Document Type

Journal Article


Tehran University of Medical Sciences


School of Nursing and Midwifery




Deanship of Academic Research, University of Jordan


Darawad, M. W., Hammad, S., Mosleh, S., Samarkandi, O. A., Hamdan-Mansour, A., Khalil, A. A., & Arabiat, D. (2017). Psychosocial correlates of diabetes self-management practices. Iranian Journal of Public Health, 46(6), 771-781.



Self-Management is a crucial regimen for patients with diabetes mellitus. Many factors have affected patients' self-management practice including psychosocial factors. Literature revealed contradictory results concerning the psychosocial correlates of patients' self-management practices. Therefore, this study assessed the psychosocial correlates of diabetes self-management practices among Jordanian diabetic patients.


A descriptive, cross-sectional, correlational design was utilized to collect data (conducted in the middle region of Jordan in 2015) from 341 Jordanian outpatients with diabetes using self-reported questionnaires (Social Support Scale, CES-D, and Summary of Diabetes Self-Care Activities) and chart review.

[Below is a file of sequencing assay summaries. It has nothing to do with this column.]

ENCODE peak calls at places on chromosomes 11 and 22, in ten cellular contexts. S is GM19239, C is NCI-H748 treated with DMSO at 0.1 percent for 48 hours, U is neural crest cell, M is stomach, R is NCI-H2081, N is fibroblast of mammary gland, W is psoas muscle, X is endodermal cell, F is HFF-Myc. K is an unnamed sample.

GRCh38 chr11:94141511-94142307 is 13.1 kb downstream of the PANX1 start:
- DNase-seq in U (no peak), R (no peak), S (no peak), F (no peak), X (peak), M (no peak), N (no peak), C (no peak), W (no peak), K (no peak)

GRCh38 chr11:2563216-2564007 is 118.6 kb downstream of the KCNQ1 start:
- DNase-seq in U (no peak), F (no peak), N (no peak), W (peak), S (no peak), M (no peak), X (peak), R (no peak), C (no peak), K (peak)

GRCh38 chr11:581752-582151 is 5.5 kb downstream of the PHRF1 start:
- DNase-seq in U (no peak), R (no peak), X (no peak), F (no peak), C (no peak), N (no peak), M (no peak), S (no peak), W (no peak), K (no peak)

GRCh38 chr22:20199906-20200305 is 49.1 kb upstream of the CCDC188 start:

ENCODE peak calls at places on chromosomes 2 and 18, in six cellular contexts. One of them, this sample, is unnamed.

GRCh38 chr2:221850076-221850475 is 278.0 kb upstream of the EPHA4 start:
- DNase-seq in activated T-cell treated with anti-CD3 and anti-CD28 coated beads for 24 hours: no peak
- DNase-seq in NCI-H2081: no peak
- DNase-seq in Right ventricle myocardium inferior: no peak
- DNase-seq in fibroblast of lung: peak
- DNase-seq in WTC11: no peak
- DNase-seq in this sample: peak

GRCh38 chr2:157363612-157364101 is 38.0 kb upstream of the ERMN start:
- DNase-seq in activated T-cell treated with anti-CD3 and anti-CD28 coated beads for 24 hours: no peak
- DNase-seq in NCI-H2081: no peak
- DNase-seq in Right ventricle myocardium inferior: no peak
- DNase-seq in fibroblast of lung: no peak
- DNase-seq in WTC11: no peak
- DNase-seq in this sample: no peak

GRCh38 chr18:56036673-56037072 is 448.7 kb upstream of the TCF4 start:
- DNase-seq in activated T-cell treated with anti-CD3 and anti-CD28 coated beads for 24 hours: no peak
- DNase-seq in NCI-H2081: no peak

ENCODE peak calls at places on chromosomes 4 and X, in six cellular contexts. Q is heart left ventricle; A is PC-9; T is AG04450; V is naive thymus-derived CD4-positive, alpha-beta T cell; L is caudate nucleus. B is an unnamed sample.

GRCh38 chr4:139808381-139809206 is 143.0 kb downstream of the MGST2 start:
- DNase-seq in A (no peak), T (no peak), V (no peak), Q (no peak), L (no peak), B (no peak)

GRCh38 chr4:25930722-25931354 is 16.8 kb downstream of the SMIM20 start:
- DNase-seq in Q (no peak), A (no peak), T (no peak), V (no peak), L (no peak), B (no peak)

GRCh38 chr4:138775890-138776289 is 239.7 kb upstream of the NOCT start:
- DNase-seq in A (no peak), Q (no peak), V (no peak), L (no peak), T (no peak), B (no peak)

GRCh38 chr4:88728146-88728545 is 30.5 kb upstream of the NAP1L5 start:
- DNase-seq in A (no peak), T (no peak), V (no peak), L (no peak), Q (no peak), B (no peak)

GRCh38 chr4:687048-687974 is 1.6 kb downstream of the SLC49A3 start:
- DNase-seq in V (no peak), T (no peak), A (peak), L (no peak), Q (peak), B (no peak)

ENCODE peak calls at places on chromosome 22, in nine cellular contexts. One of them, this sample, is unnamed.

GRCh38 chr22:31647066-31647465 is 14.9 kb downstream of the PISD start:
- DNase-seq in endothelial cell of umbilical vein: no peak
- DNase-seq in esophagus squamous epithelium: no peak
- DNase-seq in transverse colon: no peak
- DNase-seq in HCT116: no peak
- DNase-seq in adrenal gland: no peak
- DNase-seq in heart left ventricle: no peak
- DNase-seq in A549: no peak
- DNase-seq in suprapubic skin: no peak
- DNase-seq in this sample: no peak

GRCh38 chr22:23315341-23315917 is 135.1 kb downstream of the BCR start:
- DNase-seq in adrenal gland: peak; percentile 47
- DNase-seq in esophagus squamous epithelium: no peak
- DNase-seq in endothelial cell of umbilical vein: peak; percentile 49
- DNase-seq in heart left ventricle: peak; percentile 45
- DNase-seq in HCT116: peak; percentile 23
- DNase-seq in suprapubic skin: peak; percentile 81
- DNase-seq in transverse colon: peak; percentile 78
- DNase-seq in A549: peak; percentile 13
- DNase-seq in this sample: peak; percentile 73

Participants reported practice rate of 2.85/ 7 (SD = 1.3), with diet practice the most (M = 3.66, SD = 1.5) and exercise the least (M = 1.53, SD = 2.1). Participants reported receiving social support (M = 3.23, SD = 1.3) less than needed (M = 3.39, SD = 1.3). High levels of depressive symptoms were reported (M = 17.1, SD = 11.4). Diet practices had significant positive correlation with family support attitude (r = .266, P = .000) and negative correlation with depressive symptoms (r = - .114, P = .037). Testing blood sugar significantly correlated with both support needed (r = .144, P = .008) and support received (r = .166, P = .002).


Jordanian DM patients were found to practice less than optimum DM self-management practices, and to consider diet practices than exercise practices. This study confirmed that the subcategories of DM self-care management should be considered rather than considering the general plan.

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Creative Commons Attribution 3.0 License
This work is licensed under a Creative Commons Attribution 3.0 License.